Facts and Data

Official Unesco Page
Le Parc du Kahuzi-Biega

Basis Data:
Unesco World heritage since: 1980
Size of heritage: 600,000 ha

Longitude: 28,750°
Latitude: -1,500°


A vast area of primary tropical forest dominated by two spectacular extinct volcanoes, Kahuzi and Biega, the park has a diverse and abundant fauna. One of the last groups of eastern lowland (graueri) gorillas (consisting of only some 250 individuals) lives at between 2,100 and 2,400 m above sea-level.

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Kahuzi-Biega National Park is a UNESCO World Heritage site located in the provinces of South-Kivu and Maniema in the Democratic Republic of the Congo. This national park is renowned for its exceptional biodiversity and is home to the endangered eastern lowland gorilla, making it a significant conservation area in Africa.


The park was established in 1970 and was initially named after its two dormant volcanoes, Mount Kahuzi and Mount Biega. It was primarily created to protect the eastern lowland gorilla population, which was facing severe threats due to poaching and habitat destruction. The park's boundaries were expanded in 1975 to encompass a larger area, ensuring the preservation of a wider range of ecosystems and species.

Throughout its history, Kahuzi-Biega National Park has faced numerous challenges. The political instability and armed conflicts in the region have had a detrimental impact on the park's management and conservation efforts. During times of conflict, the park's resources were exploited, leading to increased poaching and illegal activities within its boundaries.

Current State

Despite the challenges it has faced, Kahuzi-Biega National Park remains an important conservation area and a UNESCO World Heritage site. It covers an area of approximately 6,000 square kilometers and is characterized by diverse landscapes, including dense rainforests, bamboo forests, and open savannahs.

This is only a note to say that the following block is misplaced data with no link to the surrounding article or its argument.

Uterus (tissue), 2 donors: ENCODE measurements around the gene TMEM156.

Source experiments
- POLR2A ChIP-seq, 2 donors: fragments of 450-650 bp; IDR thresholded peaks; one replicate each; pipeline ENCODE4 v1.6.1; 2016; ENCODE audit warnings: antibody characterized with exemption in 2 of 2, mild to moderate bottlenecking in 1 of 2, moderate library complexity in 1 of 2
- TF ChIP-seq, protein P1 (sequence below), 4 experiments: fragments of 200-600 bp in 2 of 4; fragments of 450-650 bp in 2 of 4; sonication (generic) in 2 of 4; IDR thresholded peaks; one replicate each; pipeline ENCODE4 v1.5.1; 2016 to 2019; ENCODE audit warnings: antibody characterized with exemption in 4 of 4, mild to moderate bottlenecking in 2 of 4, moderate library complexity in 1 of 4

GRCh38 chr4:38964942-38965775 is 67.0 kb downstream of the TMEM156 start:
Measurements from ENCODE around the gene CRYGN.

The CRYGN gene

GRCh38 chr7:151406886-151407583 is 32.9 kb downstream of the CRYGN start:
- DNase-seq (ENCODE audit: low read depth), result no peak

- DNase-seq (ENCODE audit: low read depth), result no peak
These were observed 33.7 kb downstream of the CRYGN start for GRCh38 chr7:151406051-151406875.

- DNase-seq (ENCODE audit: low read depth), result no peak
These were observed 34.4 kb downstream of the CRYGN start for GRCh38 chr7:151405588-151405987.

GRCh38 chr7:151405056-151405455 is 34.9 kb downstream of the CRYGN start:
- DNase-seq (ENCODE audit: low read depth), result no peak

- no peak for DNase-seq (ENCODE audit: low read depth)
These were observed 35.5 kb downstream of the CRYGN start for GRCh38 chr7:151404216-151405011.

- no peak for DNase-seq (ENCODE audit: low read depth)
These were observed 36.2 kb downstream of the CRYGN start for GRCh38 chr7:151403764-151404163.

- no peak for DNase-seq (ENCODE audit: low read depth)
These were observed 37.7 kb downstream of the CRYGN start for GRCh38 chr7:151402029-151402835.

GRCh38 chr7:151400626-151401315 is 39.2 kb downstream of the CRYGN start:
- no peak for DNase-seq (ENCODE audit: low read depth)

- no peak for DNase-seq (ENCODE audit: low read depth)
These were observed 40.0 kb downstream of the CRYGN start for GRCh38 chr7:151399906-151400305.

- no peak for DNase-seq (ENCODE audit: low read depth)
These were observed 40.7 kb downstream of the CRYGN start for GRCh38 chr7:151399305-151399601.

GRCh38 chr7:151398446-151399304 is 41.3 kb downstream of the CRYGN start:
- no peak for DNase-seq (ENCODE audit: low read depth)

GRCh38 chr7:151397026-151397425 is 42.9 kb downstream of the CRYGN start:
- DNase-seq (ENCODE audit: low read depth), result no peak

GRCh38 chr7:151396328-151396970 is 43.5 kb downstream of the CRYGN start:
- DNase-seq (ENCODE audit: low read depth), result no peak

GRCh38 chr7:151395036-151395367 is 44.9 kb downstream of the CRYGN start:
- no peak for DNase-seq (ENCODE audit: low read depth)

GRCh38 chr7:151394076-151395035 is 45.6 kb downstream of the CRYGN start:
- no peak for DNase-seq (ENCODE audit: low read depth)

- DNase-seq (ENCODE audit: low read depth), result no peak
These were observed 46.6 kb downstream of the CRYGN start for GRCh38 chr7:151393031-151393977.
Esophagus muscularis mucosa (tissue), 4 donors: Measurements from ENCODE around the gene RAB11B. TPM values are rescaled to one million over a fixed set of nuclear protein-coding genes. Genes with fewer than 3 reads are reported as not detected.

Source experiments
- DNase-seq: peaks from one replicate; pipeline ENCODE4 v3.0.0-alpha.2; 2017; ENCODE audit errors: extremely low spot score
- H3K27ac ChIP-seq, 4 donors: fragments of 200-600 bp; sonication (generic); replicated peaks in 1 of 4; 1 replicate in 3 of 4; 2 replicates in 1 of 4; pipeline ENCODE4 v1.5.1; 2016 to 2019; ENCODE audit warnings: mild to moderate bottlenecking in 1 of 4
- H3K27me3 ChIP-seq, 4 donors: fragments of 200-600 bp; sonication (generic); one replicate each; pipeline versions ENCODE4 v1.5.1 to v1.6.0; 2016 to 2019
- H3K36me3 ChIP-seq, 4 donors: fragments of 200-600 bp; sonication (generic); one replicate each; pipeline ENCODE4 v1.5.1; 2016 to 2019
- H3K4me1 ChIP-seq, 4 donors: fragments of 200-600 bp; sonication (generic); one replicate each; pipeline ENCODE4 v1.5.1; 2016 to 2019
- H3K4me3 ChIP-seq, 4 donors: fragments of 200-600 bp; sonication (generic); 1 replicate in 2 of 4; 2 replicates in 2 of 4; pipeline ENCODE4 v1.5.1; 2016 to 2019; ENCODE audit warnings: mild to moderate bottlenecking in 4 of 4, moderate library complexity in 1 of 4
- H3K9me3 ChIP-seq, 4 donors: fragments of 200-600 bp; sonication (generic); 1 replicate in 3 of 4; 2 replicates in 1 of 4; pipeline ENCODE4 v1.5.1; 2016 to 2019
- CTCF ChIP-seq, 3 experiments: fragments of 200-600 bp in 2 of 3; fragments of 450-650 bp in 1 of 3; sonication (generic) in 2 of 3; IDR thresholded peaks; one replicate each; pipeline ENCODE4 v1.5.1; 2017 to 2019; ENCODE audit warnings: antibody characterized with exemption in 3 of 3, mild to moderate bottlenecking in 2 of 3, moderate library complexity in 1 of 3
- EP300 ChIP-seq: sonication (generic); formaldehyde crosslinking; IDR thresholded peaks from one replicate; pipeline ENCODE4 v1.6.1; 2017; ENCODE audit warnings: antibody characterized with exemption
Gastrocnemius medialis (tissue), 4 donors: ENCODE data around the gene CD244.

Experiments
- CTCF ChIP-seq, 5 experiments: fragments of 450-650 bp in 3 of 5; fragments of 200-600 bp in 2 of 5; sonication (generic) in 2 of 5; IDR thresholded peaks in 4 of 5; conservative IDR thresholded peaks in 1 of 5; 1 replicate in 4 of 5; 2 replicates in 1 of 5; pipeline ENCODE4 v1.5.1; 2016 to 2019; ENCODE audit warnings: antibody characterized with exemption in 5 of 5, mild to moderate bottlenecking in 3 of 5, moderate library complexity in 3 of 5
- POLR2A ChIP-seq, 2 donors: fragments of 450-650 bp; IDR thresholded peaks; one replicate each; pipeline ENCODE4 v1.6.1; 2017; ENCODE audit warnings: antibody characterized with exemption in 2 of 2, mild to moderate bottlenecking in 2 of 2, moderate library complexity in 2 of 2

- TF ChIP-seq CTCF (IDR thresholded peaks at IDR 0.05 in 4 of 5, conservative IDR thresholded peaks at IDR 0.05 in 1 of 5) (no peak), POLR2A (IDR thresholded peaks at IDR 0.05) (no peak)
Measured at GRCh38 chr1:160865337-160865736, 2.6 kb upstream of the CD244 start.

The park is renowned for its rich biodiversity, with over 1,000 plant species, including several endemic and endangered ones. It is also home to a wide variety of wildlife, including the eastern lowland gorilla, chimpanzees, forest elephants, and numerous bird species.

Efforts to protect and conserve the park's unique ecosystems and wildlife have been ongoing. The park is managed by the Congolese Institute for Nature Conservation (ICCN) and various international conservation organizations. These organizations work together to combat poaching, promote sustainable tourism, and engage local communities in conservation initiatives.

One of the key conservation programs in Kahuzi-Biega National Park is the protection of the eastern lowland gorilla. The park is home to one of the largest populations of this critically endangered species, and conservation efforts focus on monitoring their numbers, protecting their habitat, and raising awareness about their importance.

However, the park still faces significant challenges. Poaching remains a threat, driven by the demand for bushmeat and the illegal wildlife trade. The political instability in the region also hampers effective park management and law enforcement. Additionally, the encroachment of human settlements and agriculture poses a risk to the park's ecosystems.


Kahuzi-Biega National Park in the Democratic Republic of the Congo is a UNESCO World Heritage site of immense ecological importance. Despite the challenges it faces, the park continues to be a vital conservation area, protecting endangered species and unique ecosystems. Ongoing efforts to combat poaching, engage local communities, and promote sustainable tourism are crucial for the long-term preservation of this remarkable natural heritage site.